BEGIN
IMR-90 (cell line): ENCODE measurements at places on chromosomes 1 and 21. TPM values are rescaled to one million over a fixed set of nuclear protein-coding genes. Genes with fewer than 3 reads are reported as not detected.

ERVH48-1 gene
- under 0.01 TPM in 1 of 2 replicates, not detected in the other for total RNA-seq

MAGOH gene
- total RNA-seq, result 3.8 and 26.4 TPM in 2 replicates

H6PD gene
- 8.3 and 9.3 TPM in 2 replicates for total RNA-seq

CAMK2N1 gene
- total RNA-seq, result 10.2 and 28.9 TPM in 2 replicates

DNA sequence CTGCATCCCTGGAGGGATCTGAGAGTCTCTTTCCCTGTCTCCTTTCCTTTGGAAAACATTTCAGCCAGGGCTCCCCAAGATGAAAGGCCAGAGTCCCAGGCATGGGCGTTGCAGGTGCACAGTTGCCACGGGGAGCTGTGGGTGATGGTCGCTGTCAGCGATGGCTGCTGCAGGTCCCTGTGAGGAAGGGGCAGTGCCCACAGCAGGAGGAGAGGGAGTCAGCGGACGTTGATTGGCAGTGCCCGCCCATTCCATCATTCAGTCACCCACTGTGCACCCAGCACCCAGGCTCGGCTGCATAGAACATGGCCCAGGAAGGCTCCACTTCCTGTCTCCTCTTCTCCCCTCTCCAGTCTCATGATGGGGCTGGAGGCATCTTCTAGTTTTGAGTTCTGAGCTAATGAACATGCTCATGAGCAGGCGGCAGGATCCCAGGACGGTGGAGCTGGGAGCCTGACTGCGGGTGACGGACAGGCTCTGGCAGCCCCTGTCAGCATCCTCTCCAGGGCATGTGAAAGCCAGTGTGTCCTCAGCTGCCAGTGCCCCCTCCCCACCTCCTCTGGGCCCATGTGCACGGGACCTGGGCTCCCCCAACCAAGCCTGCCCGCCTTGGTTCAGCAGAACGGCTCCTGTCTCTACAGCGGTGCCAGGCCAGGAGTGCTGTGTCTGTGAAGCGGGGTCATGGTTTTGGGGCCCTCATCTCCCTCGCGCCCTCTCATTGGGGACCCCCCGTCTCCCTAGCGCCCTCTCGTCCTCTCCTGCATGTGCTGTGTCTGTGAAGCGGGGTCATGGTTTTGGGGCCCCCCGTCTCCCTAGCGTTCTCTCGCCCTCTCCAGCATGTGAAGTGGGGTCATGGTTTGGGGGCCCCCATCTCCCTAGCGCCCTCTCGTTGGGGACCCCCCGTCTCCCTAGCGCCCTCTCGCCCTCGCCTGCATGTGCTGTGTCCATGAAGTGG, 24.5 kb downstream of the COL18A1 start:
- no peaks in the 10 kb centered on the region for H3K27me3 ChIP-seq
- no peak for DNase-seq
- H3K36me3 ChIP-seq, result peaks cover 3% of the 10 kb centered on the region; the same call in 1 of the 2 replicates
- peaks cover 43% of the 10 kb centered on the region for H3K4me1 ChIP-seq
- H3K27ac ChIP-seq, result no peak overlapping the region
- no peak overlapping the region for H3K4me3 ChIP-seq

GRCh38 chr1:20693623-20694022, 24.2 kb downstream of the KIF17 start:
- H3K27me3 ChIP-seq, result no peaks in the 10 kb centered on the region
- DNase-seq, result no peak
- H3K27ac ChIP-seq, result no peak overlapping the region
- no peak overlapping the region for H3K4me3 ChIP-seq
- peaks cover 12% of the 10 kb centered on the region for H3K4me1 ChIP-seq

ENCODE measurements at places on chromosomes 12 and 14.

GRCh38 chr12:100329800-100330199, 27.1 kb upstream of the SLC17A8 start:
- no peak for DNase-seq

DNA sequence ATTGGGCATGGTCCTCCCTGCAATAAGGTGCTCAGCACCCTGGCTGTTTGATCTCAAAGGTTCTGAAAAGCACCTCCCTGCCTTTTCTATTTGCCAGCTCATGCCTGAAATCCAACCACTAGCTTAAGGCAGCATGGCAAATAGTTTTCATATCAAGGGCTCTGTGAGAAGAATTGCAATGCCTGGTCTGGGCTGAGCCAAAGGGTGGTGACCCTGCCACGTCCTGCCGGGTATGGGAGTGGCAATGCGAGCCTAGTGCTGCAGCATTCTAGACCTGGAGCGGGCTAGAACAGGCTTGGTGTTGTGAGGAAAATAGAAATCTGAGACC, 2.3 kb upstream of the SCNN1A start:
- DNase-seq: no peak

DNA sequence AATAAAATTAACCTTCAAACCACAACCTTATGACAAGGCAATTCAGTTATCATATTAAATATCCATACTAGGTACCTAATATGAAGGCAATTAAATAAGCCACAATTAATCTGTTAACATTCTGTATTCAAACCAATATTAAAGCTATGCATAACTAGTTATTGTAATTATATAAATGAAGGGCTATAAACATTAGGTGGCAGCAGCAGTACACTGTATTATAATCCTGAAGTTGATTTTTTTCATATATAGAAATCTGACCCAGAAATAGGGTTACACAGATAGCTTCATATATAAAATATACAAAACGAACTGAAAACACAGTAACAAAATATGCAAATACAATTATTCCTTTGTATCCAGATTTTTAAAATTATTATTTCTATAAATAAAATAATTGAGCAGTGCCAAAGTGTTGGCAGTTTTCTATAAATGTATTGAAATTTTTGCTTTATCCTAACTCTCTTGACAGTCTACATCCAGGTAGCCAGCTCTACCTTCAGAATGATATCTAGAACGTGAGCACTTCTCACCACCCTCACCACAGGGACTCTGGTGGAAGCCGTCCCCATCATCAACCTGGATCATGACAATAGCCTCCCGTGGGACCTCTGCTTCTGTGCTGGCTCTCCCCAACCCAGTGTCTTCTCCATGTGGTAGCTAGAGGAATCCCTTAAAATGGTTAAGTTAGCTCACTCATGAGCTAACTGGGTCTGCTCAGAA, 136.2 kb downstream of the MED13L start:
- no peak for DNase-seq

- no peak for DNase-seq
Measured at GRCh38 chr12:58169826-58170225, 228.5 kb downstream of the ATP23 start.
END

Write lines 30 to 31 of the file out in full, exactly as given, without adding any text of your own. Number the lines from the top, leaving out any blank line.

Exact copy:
- no peak for DNase-seq
Measured at GRCh38 chr12:58169826-58170225, 228.5 kb downstream of the ATP23 start.